Following his conviction this week on at least five counts of espionage and several lesser charges, including fraud and theft, U.S. Army Pfc. Bradley Manning will now do hard time in prison.
In certain circumstances, spies deserve capital punishment. Several decades in jail strikes me being as Manning's criminal due, however.
Treason rates the death sentence, but Manning didn't commit treason. In fact, he beat that rap.
Manning admitted he gave Julian Assange's Wikileaks organization at least 700,000 pages of classified U.S. documents, as well as numerous classified videos. The massive document release included classified State Department cables and military information related to operations in combat zones. So prosecutors charged Manning with "aiding the enemy," an act of treason. The prosecution argued that Manning knew the information he released would aid al-Qaida.
Proving treason involves proving "specific intent." Prosecutors had to prove Manning specifically intended to aid specific enemies. They failed to make that case.
Manning's theft and espionage, in fact, were rather unspecific. He stole information by the megabyte, with scant selectivity and little reflection. He looked for secrets addressing topics that assured sensational media coverage.
Theft, however is still theft; violating military oaths and ironclad laws protecting classified information are military crimes.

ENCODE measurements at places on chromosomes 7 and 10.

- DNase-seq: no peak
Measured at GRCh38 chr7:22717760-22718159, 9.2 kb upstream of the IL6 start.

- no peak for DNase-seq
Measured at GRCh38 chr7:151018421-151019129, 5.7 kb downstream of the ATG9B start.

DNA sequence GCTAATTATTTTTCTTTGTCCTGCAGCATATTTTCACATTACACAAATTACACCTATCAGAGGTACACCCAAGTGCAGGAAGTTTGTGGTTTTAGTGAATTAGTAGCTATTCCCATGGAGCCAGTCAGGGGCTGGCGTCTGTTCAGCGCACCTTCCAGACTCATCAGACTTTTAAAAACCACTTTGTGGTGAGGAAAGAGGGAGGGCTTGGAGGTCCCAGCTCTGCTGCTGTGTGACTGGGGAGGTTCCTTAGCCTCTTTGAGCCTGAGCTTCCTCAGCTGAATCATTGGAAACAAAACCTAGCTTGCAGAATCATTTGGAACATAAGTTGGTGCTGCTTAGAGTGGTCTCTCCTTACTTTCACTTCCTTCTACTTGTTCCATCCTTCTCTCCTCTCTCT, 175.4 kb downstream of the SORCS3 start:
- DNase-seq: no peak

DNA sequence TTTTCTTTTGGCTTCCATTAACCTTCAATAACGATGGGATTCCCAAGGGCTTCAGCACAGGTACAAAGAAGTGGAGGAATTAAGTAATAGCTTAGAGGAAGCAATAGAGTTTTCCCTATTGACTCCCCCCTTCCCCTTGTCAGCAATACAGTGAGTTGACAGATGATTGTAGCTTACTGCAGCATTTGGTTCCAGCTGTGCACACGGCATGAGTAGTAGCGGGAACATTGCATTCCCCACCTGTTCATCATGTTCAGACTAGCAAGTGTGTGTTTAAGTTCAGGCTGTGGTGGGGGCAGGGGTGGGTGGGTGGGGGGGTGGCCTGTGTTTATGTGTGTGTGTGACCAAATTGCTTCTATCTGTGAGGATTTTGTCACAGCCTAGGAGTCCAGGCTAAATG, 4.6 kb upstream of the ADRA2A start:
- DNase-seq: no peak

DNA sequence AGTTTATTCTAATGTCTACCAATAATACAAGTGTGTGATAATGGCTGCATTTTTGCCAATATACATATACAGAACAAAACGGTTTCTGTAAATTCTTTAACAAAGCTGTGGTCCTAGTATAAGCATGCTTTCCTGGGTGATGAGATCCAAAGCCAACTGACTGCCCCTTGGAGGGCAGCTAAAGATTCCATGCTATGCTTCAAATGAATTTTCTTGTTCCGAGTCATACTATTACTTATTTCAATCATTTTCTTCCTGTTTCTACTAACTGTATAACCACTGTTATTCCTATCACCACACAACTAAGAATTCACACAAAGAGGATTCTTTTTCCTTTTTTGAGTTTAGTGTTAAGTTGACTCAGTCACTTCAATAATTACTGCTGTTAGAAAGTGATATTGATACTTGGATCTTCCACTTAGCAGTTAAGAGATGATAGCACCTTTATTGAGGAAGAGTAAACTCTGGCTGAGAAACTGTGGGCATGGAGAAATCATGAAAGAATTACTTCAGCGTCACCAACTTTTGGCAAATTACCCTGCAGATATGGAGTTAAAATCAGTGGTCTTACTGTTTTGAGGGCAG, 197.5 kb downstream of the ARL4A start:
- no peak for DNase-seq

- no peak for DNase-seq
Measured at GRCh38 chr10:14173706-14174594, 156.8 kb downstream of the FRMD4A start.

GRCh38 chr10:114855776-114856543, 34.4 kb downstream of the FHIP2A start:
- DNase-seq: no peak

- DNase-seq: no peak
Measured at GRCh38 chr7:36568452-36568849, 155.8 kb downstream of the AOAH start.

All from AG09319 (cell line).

Leaking unspecific classified information, especially trainloads of it, can damage U.S. defenses.
I think it already has. Manning's filched documents provide everyone -- friend, foe or bystander -- with a detailed look at American information gathering, information assessment and decision-making in the sensitive realms of foreign policy and defense.
Liberals forever extoll "soft diplomacy," the goodnik mission of diplomats in contrast to the "hard diplomacy" soldiers wield. Diplomacy requires able, careful diplomats. Yet Manning's leaked State Department cables provide our adversaries with a highly granular, candid and often personal portrait of a generation of U.S. diplomats. The cables reveal how specific diplomats operate, what they seek to accomplish and with whom they talk.
Though Manning's leaks did not place American diplomats in immediate mortal danger (a treasonous act), the leaks damaged their ability to conduct diplomacy, both near and long term. The private first class clearly does not understand that diplomacy is America's first line of defense.
Austin Bay is the author of three novels. His third novel, The Wrong Side of Brightness, was published by Putnam/Jove in June 2003. He has also co-authored four non-fiction books, to include A Quick and Dirty Guide to War: Third Edition (with James Dunnigan, Morrow, 1996).
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